One of my preferred summertime beverages is bubble tea. Originating in Taiwan, bubble tea (/) typically includes milk, sweetened tea, and the distinctive chewy tapioca balls, also known as boba (/). Bubble tea is available in a variety of tastes, including taro, a root vegetable that is frequently used in Asian cuisine, as well as simple tea varieties like black or jasmine tea and fruit flavors like strawberry or honeydew.
Even though I adore drinking bubble tea, the kinds found in the teahouse chains have too much sugar and I don’t particularly like them. The good news is that making bubble tea at home is simple. All you actually need for this bubble tea recipe is tea, tapioca pearls, milk, and a sweetener.
What is boba tea?
A tea-based beverage known as bubble tea or boba tea first appeared in Taiwan in the 1980s. It is generally given in a sealed plastic cup with an extra-long straw, along with sweetened milk and chewy tapioca balls. Boba tea has a kind of humor in itself as you have to chew and drink it up at the same time.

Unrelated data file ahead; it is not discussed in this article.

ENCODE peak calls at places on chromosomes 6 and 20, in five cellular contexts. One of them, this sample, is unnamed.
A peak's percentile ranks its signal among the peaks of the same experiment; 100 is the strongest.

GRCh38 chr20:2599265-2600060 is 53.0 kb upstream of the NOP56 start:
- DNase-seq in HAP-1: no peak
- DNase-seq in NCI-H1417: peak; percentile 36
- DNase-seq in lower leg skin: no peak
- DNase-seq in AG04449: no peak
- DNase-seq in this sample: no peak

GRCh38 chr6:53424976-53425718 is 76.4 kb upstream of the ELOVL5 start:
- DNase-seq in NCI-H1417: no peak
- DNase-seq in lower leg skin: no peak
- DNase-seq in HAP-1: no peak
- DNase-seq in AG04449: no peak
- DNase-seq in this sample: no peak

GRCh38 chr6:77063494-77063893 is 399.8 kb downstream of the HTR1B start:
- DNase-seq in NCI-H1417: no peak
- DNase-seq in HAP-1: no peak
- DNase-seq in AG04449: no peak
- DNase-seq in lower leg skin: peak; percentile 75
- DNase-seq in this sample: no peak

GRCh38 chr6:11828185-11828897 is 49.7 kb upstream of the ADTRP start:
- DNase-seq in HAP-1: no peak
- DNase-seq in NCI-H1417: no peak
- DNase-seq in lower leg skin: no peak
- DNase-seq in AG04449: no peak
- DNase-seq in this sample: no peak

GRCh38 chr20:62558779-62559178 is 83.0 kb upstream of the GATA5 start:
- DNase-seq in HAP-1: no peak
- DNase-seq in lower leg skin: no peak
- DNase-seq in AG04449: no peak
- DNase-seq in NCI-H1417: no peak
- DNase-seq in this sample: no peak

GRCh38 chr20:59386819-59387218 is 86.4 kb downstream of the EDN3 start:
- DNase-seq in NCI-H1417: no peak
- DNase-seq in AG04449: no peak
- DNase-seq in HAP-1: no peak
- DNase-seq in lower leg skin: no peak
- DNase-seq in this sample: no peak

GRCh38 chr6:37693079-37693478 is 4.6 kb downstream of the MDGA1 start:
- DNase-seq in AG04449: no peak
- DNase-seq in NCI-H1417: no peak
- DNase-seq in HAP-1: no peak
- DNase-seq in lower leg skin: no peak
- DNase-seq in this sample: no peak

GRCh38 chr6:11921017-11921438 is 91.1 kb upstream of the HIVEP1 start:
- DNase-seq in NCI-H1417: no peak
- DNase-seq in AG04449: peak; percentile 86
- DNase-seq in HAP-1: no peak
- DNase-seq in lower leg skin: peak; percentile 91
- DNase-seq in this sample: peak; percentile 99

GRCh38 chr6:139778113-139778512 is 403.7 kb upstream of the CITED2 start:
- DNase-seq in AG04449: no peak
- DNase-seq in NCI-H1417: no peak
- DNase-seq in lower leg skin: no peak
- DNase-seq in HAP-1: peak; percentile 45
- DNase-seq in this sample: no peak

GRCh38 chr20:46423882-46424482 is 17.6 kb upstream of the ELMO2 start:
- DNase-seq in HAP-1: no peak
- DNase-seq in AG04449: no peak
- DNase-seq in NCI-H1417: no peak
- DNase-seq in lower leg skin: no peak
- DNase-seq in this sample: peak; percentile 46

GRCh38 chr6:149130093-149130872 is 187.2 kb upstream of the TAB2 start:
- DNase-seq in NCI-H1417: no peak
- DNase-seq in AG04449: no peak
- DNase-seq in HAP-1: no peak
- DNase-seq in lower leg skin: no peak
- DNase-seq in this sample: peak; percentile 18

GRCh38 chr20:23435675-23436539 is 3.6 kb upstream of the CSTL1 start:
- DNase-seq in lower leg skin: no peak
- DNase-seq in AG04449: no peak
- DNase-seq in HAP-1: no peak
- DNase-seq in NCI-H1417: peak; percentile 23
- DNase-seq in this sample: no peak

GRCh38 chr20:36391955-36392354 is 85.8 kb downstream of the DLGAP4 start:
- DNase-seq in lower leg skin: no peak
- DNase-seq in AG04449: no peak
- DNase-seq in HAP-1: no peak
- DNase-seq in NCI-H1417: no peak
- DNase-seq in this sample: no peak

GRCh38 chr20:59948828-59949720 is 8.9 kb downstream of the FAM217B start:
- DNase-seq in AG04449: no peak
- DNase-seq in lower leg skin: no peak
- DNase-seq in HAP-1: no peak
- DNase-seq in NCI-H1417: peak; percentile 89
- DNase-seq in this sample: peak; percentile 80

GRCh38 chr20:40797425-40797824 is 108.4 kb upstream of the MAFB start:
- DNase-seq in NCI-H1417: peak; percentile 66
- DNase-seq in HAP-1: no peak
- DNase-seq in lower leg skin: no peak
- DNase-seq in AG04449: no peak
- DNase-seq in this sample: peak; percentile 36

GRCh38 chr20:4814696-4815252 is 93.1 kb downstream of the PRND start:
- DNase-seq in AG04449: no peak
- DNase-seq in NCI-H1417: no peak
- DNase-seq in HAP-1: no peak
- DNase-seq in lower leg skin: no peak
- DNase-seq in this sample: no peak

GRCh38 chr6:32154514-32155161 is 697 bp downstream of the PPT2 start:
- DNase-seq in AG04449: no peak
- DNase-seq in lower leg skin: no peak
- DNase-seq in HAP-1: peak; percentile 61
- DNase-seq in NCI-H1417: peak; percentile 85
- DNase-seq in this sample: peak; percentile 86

The question of who created boba tea is up for debate. According to one rumor, the proprietor of the Chun Shui Tang tea room, a tea shop in Taichung, central Taiwan, claimed he acquired the notion to serve tea cold after seeing coffee being done so while visiting Japan. The first boba tea was created when his product development manager added some prepared tapioca balls to her beverage during a company meeting.
Another tale comes from the Hanlin Tea Room in Tainan, Taiwan’s southernmost city, where the proprietor claimed that seeing white tapiocas for sale at a nearby market gave him inspiration. He made “pearl tea” by combining it with tea.
Tapioca balls come in various sizes. The larger, dark-colored ones are known as boba, and the smaller, amber- or white-colored ones are known as pearls. These days, depending on who you ask and where they’re from, the terms can be used interchangeably. It’s a north and south thing in Taiwan.
It can be a west coast versus east coast issue in the US. Even within California, the north and south have different tastes. There is even a theory that the term “bubble” in bubble tea refers to the foam that is formed when the milk is shaken rather than the toppings.